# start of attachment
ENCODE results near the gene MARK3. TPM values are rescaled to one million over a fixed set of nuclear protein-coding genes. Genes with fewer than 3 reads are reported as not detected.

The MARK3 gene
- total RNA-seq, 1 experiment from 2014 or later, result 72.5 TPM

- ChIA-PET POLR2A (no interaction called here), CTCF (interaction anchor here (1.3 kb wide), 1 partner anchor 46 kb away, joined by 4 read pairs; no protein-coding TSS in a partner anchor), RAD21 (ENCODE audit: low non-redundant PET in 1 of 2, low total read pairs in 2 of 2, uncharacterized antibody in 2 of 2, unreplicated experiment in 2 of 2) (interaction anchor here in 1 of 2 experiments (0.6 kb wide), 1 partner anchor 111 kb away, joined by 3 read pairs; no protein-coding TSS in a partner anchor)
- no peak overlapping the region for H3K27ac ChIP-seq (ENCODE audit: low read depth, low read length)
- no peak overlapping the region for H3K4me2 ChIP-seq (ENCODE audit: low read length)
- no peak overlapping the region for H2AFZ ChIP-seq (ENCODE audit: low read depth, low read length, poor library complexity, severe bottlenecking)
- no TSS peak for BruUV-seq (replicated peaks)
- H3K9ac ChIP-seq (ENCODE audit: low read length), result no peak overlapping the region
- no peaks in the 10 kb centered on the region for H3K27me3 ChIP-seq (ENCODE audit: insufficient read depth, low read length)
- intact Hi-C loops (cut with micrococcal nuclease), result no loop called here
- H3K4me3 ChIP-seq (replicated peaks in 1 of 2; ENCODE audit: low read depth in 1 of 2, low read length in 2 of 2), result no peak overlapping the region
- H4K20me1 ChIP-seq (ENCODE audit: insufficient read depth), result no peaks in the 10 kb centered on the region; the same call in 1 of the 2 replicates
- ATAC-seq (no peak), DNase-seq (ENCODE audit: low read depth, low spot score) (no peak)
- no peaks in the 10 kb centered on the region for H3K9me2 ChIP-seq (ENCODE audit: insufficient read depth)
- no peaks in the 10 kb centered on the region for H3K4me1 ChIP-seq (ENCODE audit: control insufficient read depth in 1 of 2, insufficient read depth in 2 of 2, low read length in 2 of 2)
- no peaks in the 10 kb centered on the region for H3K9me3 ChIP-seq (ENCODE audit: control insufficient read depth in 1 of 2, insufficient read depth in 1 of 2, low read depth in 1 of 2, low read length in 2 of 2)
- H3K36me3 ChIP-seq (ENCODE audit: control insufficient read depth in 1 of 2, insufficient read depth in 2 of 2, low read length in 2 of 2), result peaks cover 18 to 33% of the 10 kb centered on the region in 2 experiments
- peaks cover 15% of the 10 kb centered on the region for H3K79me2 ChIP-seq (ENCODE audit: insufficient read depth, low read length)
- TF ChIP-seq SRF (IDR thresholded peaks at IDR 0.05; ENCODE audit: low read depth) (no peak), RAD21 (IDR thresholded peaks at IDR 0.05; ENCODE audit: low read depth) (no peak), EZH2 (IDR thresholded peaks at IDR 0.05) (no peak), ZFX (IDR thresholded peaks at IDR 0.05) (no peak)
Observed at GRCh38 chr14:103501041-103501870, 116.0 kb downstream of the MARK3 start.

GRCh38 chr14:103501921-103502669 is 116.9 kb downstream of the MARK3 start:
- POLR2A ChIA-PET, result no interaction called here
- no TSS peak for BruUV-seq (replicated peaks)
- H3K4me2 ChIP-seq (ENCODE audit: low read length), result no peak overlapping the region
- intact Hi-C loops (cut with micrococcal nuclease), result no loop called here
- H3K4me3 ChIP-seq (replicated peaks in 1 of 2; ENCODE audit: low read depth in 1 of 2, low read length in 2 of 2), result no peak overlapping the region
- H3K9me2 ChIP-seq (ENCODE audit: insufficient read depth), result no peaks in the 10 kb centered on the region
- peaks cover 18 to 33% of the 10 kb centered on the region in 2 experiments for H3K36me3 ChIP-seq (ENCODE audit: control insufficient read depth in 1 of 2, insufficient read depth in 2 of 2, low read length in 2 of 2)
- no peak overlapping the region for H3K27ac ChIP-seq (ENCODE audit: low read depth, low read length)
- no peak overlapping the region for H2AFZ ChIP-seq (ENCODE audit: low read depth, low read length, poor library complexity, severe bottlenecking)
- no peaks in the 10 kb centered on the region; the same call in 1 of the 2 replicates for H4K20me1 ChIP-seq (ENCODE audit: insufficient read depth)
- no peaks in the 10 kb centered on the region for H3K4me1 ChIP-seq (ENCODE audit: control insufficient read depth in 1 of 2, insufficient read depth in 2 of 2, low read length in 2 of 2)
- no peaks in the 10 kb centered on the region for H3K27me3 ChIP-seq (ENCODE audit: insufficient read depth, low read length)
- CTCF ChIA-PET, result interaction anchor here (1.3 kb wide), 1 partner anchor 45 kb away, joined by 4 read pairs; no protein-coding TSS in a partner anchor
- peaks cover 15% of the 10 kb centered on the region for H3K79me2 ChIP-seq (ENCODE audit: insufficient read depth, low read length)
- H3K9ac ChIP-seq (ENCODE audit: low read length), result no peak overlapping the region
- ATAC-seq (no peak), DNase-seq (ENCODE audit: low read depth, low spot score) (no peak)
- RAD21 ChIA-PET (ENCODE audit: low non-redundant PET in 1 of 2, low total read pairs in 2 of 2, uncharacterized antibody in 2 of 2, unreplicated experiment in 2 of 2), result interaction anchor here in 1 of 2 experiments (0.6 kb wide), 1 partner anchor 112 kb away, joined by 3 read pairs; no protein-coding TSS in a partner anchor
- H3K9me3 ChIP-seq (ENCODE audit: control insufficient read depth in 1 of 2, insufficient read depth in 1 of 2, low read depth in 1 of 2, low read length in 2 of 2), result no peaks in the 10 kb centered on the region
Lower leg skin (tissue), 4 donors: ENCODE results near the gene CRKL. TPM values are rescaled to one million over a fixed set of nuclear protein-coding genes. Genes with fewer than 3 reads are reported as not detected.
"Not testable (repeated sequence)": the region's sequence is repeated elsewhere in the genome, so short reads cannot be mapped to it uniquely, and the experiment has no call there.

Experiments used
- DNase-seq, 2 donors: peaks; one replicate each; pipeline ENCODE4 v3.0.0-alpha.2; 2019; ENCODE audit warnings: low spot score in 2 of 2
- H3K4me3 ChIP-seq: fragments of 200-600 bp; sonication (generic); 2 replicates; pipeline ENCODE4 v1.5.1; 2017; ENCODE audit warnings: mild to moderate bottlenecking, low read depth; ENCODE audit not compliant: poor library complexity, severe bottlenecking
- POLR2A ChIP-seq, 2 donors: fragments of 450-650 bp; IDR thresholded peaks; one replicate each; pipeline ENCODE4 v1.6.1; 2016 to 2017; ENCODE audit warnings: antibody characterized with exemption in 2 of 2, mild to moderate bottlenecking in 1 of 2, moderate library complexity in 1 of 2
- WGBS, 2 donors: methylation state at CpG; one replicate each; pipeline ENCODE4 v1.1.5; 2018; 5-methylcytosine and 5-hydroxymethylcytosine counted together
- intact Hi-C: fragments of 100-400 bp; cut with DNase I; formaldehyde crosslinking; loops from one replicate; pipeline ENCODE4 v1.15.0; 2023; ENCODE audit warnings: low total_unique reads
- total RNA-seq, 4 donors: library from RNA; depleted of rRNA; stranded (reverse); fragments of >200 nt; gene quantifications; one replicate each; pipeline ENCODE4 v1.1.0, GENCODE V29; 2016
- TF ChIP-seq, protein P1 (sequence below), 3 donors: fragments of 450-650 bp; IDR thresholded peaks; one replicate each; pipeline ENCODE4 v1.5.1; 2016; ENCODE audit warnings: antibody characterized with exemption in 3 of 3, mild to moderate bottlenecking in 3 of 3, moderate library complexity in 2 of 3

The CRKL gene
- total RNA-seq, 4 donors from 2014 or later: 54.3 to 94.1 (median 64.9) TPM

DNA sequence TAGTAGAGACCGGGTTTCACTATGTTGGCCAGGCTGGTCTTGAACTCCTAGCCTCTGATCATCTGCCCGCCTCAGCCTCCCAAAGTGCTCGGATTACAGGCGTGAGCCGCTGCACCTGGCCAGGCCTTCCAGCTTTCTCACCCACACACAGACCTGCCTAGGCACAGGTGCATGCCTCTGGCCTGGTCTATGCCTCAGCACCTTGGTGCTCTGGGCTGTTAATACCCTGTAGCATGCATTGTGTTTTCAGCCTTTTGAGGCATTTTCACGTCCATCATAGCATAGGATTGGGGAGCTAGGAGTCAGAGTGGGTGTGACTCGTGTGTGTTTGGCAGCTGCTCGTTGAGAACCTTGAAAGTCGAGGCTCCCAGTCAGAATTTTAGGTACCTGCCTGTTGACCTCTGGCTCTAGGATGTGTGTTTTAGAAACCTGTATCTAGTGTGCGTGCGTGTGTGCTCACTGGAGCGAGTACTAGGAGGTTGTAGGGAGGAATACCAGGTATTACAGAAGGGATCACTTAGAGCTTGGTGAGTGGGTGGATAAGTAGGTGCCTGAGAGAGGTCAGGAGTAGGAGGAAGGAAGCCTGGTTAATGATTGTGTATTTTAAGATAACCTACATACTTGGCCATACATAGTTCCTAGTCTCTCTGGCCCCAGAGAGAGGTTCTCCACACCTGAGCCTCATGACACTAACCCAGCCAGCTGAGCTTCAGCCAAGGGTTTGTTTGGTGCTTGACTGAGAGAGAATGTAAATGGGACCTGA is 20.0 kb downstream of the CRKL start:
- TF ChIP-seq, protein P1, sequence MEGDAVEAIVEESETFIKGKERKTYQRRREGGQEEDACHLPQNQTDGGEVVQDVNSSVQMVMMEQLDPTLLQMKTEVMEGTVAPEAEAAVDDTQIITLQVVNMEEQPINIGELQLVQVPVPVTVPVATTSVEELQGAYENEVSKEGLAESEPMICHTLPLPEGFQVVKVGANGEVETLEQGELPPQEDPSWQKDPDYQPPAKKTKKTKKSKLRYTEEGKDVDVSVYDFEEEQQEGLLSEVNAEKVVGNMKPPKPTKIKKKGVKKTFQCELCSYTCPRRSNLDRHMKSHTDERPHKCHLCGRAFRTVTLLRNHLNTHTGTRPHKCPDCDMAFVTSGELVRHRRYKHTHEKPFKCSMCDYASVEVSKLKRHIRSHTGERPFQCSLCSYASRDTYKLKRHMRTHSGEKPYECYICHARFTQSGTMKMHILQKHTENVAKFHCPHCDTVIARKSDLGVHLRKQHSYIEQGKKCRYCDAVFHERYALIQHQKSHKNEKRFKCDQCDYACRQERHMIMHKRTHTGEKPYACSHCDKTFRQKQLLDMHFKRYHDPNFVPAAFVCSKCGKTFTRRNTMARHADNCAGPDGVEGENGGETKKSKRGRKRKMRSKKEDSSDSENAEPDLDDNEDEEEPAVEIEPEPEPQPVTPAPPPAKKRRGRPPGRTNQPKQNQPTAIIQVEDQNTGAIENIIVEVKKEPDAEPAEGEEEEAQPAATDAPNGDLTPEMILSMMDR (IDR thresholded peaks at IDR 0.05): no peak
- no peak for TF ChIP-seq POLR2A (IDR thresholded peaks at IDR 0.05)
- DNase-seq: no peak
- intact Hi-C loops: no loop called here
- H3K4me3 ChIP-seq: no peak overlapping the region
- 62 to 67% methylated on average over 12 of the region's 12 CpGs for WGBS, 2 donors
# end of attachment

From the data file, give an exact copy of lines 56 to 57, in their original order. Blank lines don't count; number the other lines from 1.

- DNase-seq: no peak
- intact Hi-C loops: no loop called here